10. Psychologists at war with psychiatry at war with neurology.

    This should be interesting.

    • Nah. There’s the occasional inter-disciplinary spat, but it should be pointed out that Oliver James isn’t even a registered clinician. He’s just a media rentamouth.

      Behind all these things, the truth is that there’s many examples of psychologists and psychiatrists (and nurses, OTs, social workers etc) working together in a multi-disciplinary way, sharing the difference perspectives of their respective professions in a constructive manner, which is as it should be.

  11. This former NHS psychiatrist has some rather peculiar views:

    ‘In the modern world, Blanche Dubois, Big Daddy and Doc would all have been “diagnosed” according to the criteria of the Diagnostic and Statistical Manual of Mental Disorders of the American Psychiatric Association, and given antidepressants. Their serotonin levels would have been considered low and in need of a boost. The antidepressants wouldn’t have worked, of course, but at least they would have prevented them from the need to look inwards, to examine themselves.’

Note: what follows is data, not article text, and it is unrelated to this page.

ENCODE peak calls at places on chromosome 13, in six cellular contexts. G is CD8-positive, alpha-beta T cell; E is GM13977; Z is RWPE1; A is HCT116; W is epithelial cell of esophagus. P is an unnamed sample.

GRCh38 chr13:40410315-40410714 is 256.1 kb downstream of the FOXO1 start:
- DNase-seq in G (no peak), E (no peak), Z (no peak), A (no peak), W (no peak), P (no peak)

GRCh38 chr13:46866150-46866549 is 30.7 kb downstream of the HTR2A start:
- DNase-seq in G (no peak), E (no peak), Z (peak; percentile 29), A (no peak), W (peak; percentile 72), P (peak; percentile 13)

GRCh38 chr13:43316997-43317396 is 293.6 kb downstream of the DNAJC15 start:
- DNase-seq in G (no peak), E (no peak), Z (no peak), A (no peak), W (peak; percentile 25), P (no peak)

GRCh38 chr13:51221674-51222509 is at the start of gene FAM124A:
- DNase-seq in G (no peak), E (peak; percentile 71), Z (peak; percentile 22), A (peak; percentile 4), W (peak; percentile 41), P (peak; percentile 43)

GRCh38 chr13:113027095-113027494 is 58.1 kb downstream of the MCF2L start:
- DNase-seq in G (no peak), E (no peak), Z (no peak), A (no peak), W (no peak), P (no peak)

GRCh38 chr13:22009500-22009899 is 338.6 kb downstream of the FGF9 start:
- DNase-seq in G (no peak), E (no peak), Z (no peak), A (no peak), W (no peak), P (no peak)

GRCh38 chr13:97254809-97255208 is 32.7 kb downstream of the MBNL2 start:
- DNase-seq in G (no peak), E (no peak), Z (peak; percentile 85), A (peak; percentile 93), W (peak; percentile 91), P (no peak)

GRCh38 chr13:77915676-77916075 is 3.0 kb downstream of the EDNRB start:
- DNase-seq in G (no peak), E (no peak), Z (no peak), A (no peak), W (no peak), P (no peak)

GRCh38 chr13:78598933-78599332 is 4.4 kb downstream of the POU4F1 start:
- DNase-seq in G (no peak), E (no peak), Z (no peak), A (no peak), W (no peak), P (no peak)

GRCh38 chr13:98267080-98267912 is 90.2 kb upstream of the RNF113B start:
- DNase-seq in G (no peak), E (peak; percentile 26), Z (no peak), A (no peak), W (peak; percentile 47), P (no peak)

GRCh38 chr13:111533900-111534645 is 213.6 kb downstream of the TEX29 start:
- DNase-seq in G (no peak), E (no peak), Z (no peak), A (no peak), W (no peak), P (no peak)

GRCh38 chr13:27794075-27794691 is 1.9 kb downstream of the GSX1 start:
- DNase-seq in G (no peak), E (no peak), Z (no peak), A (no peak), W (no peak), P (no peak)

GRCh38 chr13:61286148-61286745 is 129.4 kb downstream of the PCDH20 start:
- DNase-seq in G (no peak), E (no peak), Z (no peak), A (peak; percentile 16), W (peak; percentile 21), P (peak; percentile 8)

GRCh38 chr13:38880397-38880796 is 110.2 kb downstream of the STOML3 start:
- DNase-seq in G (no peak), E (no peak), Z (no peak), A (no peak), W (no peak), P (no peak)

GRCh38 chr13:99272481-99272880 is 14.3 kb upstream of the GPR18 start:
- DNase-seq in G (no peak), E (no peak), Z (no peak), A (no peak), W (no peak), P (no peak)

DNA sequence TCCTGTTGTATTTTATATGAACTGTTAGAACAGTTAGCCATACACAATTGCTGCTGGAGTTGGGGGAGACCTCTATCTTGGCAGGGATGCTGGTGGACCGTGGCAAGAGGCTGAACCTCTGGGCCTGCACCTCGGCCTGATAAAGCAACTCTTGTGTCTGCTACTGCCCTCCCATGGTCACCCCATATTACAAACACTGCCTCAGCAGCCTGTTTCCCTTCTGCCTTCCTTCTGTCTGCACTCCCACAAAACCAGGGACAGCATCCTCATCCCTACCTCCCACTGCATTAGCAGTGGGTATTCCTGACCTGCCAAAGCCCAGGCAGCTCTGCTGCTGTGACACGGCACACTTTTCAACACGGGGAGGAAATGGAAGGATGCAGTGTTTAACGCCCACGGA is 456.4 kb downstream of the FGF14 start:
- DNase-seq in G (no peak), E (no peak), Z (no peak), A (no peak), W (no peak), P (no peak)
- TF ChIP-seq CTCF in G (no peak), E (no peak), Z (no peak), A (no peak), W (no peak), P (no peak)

1. Frontline Friday round-up 22nd February 2013 - 22 February 2013

    […] a different subject, writing on The World of Mentalists, Zarathustra had a go at psychologist Oliver James and his criticisms of both cognitive behavioural therapy (CBT) and […]

  2. Who you can and can’t trust when hiring a psychotherapist - 3 March 2013

    […] There’s a few exceptions to this. Arts therapists, including drama and music therapists, have to register with the Health and Care Professions Council. So too do what’s referred to as practitioner psychologists, which covers such titles as clinical psychologists, educational psychologists and counselling psychologists. However, simply calling yourself “psychologist” is not a protected title, and again, anyone can call themselves one. That’s something to bear in mind when noticing that Oliver James is simply called a psychologist rather than clinical psychologist when he regularly appears in the media. That possibly explains why he oftenspeaks utter rubbish. […]